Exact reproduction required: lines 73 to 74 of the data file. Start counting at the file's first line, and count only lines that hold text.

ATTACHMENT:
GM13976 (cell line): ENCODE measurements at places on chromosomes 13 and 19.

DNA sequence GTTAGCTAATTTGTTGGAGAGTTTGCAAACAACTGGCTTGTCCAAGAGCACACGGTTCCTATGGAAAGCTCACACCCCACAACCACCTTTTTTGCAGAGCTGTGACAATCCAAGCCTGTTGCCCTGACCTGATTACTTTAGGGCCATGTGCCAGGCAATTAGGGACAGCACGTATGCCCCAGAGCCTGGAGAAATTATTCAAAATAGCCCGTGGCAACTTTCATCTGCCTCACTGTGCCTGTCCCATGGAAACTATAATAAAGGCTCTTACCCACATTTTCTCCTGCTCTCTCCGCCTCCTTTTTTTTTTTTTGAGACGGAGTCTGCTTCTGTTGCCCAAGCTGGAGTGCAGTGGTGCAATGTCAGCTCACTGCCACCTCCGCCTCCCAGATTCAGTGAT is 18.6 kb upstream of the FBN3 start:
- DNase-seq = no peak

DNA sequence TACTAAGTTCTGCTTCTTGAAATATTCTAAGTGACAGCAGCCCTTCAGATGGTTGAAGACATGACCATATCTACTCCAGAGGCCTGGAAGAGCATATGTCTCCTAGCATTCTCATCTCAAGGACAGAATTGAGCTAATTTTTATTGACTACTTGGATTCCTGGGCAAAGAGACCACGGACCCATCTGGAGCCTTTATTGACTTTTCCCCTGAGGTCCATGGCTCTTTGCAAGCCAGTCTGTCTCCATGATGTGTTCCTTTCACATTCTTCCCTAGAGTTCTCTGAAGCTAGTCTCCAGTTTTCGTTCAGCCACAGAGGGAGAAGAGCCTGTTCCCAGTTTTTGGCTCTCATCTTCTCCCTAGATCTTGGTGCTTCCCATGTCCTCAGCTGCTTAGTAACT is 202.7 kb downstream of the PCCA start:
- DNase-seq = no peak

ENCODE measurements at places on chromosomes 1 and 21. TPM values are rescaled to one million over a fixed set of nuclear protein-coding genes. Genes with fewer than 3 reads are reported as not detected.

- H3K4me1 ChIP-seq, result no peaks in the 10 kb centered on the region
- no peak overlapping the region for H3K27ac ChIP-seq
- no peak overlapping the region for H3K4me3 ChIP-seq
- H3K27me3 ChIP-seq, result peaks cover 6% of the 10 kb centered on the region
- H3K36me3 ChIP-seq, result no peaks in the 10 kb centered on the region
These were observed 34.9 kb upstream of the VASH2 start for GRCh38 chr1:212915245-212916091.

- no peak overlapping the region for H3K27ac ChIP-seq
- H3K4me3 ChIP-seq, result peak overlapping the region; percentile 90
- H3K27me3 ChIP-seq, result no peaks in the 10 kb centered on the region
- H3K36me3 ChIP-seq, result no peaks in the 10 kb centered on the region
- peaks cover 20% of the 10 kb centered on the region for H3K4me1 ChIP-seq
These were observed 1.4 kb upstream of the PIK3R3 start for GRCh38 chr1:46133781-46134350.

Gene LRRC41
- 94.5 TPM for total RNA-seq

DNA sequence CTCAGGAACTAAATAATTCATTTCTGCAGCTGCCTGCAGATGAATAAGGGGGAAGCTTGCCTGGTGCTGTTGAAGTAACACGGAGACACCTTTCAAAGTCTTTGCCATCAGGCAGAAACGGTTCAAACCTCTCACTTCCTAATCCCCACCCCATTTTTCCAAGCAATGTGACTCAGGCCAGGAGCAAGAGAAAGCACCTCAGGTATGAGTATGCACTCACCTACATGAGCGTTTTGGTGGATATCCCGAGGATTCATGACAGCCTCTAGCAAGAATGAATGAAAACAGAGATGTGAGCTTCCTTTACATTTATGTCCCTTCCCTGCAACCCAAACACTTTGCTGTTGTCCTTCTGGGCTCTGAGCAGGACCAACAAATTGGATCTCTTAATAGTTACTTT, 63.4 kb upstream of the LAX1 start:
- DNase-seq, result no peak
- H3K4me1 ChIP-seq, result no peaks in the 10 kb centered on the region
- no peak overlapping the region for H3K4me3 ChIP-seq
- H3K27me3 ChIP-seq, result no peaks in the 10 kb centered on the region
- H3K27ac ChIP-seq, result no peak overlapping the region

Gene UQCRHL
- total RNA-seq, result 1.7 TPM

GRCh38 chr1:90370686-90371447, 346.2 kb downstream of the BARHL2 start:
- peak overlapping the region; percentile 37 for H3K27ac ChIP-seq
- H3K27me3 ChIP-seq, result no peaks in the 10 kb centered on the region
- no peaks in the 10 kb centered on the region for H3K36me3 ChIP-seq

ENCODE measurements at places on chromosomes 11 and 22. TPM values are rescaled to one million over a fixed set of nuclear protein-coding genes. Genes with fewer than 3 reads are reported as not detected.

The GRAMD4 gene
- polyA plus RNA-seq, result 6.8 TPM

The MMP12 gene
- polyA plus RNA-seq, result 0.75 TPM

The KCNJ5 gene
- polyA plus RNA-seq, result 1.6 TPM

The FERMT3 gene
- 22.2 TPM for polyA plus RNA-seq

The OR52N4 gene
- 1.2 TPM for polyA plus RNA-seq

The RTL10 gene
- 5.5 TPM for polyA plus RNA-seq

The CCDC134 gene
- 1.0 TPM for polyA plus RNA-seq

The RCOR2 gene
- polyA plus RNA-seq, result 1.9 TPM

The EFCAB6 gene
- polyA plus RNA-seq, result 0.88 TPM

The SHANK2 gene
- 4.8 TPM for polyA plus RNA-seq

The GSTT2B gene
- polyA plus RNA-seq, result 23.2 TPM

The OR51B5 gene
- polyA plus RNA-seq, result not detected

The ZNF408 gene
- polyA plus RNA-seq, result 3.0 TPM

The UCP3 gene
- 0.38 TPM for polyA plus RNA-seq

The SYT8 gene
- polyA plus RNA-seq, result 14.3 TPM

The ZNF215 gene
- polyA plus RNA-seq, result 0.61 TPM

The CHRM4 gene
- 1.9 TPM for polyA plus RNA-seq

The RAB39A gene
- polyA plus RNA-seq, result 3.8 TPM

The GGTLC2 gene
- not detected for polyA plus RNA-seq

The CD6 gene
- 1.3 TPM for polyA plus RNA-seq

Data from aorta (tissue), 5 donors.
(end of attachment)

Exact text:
- 1.3 TPM for polyA plus RNA-seq

Data from aorta (tissue), 5 donors.